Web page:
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Session Title: Complex Cases and Surgery
Session Date/Time: Monday 07/10/2013 | 14:30-16:00
Paper Time: 14:51
Venue: Forum (Ground Floor)
First Author: : V.Cerovic CROATIA
Co Author(s): : N. Gabri? A. Barii? M. Ratkovi?
Cataract develops in patients with uveitis because of the uveitis itself and also because of the steroids which is cornerstone of treating uveitis. Cataract developing in an eye with a history of chronic or recurrent uveitis has historically been called cataracta complicata, and, indeed, the uveitic cataract is complicated cataract. It is complicated both from the standpoint of technical aspects of the surgery itself (limited access secondary to posterior synechiae, pupillary membrane, and pupillary sphincter sclerosis, iris delicacy and vascular abnormalities, and pre-existing glaucoma), and also because of the high likelihood of an exuberant postoperative inflammatory response which can ruin the desired surgical outcome.
We will show you few video presentations of cataract surgery in uveitic eyes. All patients were operated by one surgeon in Svjetlost" Eye Hospital in last two years.
The most important steps prior to surgery is control of inflammation, timing the surgery adequately and assessing the degree of cataract as well as prognostication after the surgery. For most forms of uveitis, three-month inflammation free period is considered adequate for planning cataract surgery. Many of these eyes with prior anterior uveitis have posterior synechiae with the iris adherent to the anterior lens capsule. The synechiae as well as any pupillary membrane can limit pupil dilatation and limit access to the cataract. The membrane and synechiae can be dissected with forceps, a blunt spatula or even with viscoelastic solution. The pupil can than be expanded mechanically and, if needed, held in the position with iris hooks or other expansion devices.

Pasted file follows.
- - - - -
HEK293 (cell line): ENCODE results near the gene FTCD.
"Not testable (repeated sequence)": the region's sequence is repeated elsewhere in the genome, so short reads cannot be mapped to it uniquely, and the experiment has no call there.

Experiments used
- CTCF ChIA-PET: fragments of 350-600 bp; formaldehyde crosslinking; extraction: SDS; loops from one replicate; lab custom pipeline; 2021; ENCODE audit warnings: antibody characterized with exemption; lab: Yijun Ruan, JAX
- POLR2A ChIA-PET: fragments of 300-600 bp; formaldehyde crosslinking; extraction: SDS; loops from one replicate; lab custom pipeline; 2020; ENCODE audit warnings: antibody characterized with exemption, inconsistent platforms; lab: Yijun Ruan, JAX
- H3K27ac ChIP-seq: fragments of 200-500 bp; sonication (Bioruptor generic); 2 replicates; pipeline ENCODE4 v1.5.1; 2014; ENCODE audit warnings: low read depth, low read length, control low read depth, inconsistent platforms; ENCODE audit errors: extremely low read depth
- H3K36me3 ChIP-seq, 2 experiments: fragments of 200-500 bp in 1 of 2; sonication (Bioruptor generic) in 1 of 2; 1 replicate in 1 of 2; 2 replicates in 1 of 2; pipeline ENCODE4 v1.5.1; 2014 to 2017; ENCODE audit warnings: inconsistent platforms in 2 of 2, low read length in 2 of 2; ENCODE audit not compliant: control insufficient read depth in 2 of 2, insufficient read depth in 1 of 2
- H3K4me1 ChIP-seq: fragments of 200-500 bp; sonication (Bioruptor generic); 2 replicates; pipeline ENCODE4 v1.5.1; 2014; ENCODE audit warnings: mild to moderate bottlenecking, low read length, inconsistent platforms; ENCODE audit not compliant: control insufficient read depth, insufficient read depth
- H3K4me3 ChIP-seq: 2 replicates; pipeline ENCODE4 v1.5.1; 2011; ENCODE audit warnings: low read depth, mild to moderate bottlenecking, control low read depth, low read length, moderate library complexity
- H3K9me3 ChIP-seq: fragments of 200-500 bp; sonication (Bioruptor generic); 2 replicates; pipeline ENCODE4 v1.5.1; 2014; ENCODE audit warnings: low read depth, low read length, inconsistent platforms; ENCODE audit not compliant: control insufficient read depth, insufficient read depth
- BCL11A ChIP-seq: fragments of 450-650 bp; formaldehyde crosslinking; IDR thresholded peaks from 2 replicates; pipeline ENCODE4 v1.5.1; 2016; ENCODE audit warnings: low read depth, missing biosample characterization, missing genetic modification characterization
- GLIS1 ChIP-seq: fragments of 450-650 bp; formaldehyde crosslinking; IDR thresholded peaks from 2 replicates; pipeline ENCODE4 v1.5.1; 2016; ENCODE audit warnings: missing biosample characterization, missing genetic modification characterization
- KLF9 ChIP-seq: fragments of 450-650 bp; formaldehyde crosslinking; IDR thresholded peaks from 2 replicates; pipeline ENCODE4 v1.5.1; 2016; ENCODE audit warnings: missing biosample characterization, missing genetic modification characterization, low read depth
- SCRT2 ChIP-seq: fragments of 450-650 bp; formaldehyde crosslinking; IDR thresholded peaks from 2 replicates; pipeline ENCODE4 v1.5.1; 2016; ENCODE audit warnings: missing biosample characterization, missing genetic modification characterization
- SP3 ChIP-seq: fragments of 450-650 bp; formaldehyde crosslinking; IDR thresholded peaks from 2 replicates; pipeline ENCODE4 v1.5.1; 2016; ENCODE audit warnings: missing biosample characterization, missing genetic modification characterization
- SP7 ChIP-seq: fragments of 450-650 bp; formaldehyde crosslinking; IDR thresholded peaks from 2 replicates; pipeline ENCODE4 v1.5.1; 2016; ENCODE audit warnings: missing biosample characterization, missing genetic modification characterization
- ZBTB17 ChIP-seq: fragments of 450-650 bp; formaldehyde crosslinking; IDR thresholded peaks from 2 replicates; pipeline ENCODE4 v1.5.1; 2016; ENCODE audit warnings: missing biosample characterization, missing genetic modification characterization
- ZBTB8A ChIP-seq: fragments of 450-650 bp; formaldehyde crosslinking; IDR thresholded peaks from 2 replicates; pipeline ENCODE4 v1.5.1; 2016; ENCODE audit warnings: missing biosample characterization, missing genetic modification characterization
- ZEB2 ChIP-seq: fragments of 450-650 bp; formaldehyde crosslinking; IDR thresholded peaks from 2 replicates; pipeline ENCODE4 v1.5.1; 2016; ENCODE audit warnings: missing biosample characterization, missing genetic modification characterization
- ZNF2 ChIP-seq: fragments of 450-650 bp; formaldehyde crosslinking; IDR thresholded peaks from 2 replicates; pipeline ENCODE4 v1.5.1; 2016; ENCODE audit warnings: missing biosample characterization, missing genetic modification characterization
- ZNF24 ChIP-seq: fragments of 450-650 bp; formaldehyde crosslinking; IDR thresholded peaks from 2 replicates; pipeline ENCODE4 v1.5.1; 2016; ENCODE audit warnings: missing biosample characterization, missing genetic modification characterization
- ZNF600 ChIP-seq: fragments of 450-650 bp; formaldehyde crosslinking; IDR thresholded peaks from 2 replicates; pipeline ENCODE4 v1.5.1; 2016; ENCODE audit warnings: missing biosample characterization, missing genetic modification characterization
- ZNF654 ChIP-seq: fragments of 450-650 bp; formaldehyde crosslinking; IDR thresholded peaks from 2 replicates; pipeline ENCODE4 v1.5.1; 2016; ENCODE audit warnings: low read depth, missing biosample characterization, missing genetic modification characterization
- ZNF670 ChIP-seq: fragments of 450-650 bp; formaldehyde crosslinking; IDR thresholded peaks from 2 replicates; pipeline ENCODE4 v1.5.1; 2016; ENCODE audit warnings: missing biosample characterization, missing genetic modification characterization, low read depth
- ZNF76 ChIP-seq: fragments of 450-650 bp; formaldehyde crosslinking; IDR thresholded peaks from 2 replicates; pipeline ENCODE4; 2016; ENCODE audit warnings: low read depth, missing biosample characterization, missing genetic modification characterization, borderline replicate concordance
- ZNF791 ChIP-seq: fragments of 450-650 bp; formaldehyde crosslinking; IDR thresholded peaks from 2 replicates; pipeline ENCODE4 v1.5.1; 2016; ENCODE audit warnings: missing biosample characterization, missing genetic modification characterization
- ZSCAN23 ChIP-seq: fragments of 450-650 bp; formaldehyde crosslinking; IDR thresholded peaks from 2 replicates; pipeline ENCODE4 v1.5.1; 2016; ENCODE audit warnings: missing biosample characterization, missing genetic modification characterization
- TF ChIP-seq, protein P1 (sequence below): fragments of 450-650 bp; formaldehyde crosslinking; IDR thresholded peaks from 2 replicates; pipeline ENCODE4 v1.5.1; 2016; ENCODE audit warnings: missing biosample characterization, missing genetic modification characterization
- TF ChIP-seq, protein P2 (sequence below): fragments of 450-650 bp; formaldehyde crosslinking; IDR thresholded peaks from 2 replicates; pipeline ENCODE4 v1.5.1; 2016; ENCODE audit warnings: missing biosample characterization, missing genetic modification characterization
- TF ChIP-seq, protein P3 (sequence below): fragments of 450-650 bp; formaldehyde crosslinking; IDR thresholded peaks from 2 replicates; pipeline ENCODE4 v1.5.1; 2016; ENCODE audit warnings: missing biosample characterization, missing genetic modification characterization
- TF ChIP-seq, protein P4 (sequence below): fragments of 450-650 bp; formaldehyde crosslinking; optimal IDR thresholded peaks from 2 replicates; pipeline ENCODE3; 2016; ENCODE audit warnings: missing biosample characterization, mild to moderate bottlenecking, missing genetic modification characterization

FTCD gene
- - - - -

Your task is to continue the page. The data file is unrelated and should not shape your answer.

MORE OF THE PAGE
Improvement in microsurgical techniques have also improved the results. The postoperative period following cataract surgery in uveitic eyes can be potentionaly stormy. Exacerbation of inflammation, membrane formation, elevation of intraocular pressure, formation of synechiae, greater incidence of the posterior capsular opacification and macular changes in the form of cystoid macular edema ar not uncommon. All patients need to be on frequent topical steroids and non-steroidal anti-inflammatory agents in addition to oral therapy which is started preoperatively in selected cases. In addition, topical mydriatics are added to keep the pupil mobile and prevent synachiae formations.
It is possible to achieve successful visual outcomes following cataract surgery in uveitis with the modern day cataract surgery. The predictability has improved mainly because of a higher level of understanding of the uveitic disease among clinicians. Preoprative factors include proper patient selection and counseling and preoprative control of inflammation.
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